I have just finished chapters 8-16 of Acton's book. IMHO, Maria Carolina, despite her paranoia, comes off better in the late 1780s/early 1790s since she wasn't nagging Ferdinand so much.  Although I find it sad that having married for many years to Ferdinand and bearing him numerous children, she still had to feign interest on his pleasure of the outdoors in order to get him to sign the documents that she wanted. That means her credit with him was never firmly established if she still had to resort to tactics after all their years together. I loved reading excerpts of her letters (when she wasn't being so critical, that is). Although I get the feeling that sometimes, she was still overdramatising things.
« Last Edit: August 14, 2011, 10:42:39 PM by prinzheinelgirl »
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Offline Eric_Lowe

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Re: King Ferdinando I of the Two Sicilies and his wife Maria Carolina
« Reply #215 on: August 15, 2011, 08:18:23 AM »
Yes. I think after I read the Acton book, I found out that MC did have a hard life dealing with her husband. Yet it was also her personality that contributed to her drama, so she of course was partically to blame for that. Yes, her letters that were quoted in the Acton book made her appear more sympathetic.

Offline prinzheinelgirl

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Re: King Ferdinando I of the Two Sicilies and his wife Maria Carolina
« Reply #216 on: August 18, 2011, 09:57:50 AM »
Yes. I think after I read the Acton book, I found out that MC did have a hard life dealing with her husband. Yet it was also her personality that contributed to her drama, so she of course was partically to blame for that. Yes, her letters that were quoted in the Acton book made her appear more sympathetic.

I (generally) agree although I'm a bit suspicious of her letters as she was prone to drama and exaggeration...
« Last Edit: August 18, 2011, 10:07:44 AM by prinzheinelgirl »
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Offline Eric_Lowe

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Re: King Ferdinando I of the Two Sicilies and his wife Maria Carolina
« Reply #217 on: August 18, 2011, 11:07:37 AM »
Well...She was a drama queen.

Offline prinzheinelgirl

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Re: King Ferdinando I of the Two Sicilies and his wife Maria Carolina
« Reply #218 on: August 18, 2011, 10:56:49 PM »
Well...She was a drama queen.

That is why I can identify with Ferdinand of Naples not learning to love his wife and wanting to be away from her (hunting, fishing & womanising) at daytime, although I believe he could have treated her better (especially in the end).    
« Last Edit: August 18, 2011, 10:59:17 PM by prinzheinelgirl »
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Offline Eric_Lowe

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Re: King Ferdinando I of the Two Sicilies and his wife Maria Carolina
« Reply #219 on: August 19, 2011, 08:59:46 AM »
But it also be that had he really loved her (instead of just desiring her physically), he might be ale to ease some of her inner frustration. I think Ferdinand of Parma did a better job of "caring" about Amalia, while still maintaining his independence. A little kindness goes a long way for a girl/woman who just left home and felt lonely & hostile in a foreign country.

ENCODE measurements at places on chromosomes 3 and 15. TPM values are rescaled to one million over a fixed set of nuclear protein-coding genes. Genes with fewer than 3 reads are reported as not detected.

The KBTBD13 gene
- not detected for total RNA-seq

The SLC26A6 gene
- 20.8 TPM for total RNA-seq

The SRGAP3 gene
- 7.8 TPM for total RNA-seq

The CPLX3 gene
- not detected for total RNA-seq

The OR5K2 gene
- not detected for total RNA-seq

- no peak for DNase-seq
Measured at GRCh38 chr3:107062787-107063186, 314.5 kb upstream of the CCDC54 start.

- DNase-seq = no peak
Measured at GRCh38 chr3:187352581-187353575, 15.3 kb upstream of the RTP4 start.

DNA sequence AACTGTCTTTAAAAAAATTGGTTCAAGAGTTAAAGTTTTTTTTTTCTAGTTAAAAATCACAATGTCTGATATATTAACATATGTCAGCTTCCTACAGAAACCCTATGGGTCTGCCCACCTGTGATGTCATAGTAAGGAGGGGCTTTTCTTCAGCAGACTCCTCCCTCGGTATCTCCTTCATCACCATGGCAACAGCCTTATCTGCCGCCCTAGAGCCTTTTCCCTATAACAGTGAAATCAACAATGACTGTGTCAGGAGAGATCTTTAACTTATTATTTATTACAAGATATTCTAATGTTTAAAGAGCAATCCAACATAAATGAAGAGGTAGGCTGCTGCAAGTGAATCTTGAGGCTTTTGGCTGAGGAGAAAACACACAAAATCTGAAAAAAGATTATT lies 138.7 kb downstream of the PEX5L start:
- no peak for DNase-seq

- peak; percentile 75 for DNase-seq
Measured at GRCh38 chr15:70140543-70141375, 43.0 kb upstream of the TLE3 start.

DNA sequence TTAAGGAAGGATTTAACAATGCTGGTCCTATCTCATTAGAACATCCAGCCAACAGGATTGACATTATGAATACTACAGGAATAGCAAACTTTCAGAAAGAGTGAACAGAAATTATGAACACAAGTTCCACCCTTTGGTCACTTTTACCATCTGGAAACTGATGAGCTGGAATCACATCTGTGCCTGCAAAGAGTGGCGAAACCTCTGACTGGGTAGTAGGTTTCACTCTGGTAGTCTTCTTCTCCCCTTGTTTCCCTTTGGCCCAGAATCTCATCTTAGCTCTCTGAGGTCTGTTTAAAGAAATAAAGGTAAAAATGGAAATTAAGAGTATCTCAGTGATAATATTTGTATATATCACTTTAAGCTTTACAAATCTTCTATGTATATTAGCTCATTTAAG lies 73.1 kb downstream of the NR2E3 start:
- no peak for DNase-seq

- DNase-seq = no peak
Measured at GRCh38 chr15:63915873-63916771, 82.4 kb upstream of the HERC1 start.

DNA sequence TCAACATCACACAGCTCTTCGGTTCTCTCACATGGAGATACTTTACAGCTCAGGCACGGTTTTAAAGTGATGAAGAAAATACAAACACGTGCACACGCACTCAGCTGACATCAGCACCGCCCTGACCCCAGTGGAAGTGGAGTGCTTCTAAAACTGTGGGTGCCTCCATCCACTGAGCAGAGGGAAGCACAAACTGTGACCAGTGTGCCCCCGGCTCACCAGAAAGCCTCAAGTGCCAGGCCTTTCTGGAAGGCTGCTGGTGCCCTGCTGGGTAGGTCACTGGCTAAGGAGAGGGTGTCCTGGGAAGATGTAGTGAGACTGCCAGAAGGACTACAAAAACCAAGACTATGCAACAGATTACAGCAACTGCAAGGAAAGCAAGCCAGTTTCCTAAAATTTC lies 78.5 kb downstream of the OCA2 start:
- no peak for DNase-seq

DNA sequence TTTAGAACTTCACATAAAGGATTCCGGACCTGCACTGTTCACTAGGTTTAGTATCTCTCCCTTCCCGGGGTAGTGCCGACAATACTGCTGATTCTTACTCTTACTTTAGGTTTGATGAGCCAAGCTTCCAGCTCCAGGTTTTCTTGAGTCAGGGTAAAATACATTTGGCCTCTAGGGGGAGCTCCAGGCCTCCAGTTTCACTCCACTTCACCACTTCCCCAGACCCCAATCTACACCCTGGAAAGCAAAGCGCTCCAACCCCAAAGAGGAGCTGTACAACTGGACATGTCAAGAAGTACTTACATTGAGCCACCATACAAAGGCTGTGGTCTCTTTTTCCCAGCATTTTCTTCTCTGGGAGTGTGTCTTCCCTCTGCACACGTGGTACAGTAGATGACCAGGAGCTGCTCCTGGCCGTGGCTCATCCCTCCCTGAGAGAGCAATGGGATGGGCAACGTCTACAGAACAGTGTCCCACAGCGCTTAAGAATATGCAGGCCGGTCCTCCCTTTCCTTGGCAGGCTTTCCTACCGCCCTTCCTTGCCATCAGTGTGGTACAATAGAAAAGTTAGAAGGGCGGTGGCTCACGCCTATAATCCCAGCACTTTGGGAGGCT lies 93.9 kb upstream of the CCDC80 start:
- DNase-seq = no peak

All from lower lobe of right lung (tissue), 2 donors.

Offline prinzheinelgirl

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Re: King Ferdinando I of the Two Sicilies and his wife Maria Carolina
« Reply #220 on: August 19, 2011, 09:59:36 AM »
But it also be that had he really loved her (instead of just desiring her physically), he might be ale to ease some of her inner frustration.... A little kindness goes a long way for a girl/woman who just left home and felt lonely & hostile in a foreign country.

That's true. Although I must say, Maria Carolina choosing to deceive her husband by pretending to "love" him was not a good decision. Ferdinand seems smarter than she thought him to be, and he seemingly saw through it after the early months. He seemingly never trusted her fully. 
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Offline Eric_Lowe

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Re: King Ferdinando I of the Two Sicilies and his wife Maria Carolina
« Reply #221 on: August 19, 2011, 11:07:12 AM »
In the Acton book, he seems to be happy to leave the ruling to her, while enjoying the physical relationship (their many children seems to testify to that).

Offline prinzheinelgirl

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Re: King Ferdinando I of the Two Sicilies and his wife Maria Carolina
« Reply #222 on: August 19, 2011, 05:05:33 PM »
Enjoying a physical relationship is not the same as having trust or genuine affection. That is why MC never seemed to have credit with her husband. After many years, she still resorted to pretense of being interested in his outdoor pursuits to get him to sign the documents she wanted. That, or resorting to her dramas.
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Offline Eric_Lowe

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Re: King Ferdinando I of the Two Sicilies and his wife Maria Carolina
« Reply #223 on: August 19, 2011, 05:22:07 PM »
Agreed ! Although it does takes two to tangle. Ferdinand was no saint either.

Offline prinzheinelgirl

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Re: King Ferdinando I of the Two Sicilies and his wife Maria Carolina
« Reply #224 on: August 20, 2011, 01:16:17 AM »
Ferdinand had disgusting habits and was very ugly as well. It's also easy to see why Maria Carolina couldn't love him (not that it was a requirement).  Although one good thing about it was that she was prepared for the worst when she arrived in Naples; yet she admitted he was better than described.  

I think it's important for couples to have intimacy as wel.  That is why I never believed those assertations that  Marie Antoinette and Louis XVI "loved" each other. Or should I say Louis XVI loved MA?  MA declared after having Sophie-Beatrix that she didn't want any more children. That is tantamount to  putting a stop to their intimacy. And Louis XVI was seemingly fine with it. Maria Carolina and Ferdinand did have many, many children yet it didn't seem to cement their relationship or result to affection for each other.

 I think 18th century expectations ut the burden more on women rather than men to bear with whatever shortcomings there are in a royal marriage.
« Last Edit: August 20, 2011, 01:26:28 AM by prinzheinelgirl »